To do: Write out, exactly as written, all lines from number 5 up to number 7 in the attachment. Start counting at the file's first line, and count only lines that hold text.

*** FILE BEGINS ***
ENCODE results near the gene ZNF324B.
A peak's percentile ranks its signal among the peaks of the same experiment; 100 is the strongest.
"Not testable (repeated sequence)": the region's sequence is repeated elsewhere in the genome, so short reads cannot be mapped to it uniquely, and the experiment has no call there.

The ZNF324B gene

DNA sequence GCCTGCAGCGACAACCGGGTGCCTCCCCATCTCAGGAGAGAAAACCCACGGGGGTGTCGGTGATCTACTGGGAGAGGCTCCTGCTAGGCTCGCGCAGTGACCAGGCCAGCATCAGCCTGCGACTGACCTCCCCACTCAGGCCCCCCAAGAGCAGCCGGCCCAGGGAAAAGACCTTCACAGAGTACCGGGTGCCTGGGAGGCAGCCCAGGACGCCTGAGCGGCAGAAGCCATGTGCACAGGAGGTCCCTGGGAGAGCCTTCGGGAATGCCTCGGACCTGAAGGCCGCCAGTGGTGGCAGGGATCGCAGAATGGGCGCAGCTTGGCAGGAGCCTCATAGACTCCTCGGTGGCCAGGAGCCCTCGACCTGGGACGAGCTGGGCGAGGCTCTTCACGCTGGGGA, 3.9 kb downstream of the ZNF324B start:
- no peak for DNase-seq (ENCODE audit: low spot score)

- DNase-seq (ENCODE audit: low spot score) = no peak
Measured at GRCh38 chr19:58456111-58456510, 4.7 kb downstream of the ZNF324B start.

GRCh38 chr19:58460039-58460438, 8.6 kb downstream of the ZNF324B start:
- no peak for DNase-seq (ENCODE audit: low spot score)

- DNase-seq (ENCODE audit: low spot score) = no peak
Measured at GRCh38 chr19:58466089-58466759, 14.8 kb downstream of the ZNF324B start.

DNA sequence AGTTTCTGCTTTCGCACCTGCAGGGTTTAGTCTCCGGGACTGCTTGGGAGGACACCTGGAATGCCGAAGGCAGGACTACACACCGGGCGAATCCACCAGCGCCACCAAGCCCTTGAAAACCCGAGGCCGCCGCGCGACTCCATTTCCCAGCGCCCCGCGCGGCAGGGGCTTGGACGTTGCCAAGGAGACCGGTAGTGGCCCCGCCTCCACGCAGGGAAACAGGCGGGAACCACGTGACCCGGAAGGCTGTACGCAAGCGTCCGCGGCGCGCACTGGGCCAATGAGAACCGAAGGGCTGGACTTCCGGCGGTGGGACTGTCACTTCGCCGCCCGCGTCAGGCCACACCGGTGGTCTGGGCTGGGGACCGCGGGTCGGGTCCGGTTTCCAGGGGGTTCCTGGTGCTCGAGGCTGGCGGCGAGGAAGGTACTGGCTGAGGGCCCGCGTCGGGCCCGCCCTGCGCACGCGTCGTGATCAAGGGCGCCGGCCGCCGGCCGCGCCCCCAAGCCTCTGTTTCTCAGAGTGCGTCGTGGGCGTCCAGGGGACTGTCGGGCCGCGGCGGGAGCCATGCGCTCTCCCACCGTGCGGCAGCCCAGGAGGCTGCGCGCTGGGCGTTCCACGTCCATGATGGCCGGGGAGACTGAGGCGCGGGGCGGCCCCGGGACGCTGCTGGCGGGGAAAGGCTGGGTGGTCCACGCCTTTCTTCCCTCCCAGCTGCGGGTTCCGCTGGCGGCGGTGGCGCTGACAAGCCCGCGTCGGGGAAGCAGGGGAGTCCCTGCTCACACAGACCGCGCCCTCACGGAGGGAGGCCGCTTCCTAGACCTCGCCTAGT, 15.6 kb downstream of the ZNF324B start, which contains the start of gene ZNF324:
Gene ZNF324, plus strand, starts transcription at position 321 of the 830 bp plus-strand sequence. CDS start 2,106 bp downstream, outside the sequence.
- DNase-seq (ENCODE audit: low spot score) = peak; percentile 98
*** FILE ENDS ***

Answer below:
DNA sequence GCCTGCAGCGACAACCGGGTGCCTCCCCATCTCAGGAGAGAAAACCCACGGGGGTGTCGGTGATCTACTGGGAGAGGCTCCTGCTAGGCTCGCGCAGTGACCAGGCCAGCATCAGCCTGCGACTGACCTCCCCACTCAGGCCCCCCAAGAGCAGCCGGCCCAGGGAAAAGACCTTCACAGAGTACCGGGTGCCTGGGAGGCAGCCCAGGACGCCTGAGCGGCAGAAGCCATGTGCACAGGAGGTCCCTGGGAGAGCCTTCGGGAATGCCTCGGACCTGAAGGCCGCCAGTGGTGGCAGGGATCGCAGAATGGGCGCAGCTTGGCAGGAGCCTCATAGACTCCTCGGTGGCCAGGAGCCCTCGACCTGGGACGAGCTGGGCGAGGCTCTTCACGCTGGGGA, 3.9 kb downstream of the ZNF324B start:
- no peak for DNase-seq (ENCODE audit: low spot score)

- DNase-seq (ENCODE audit: low spot score) = no peak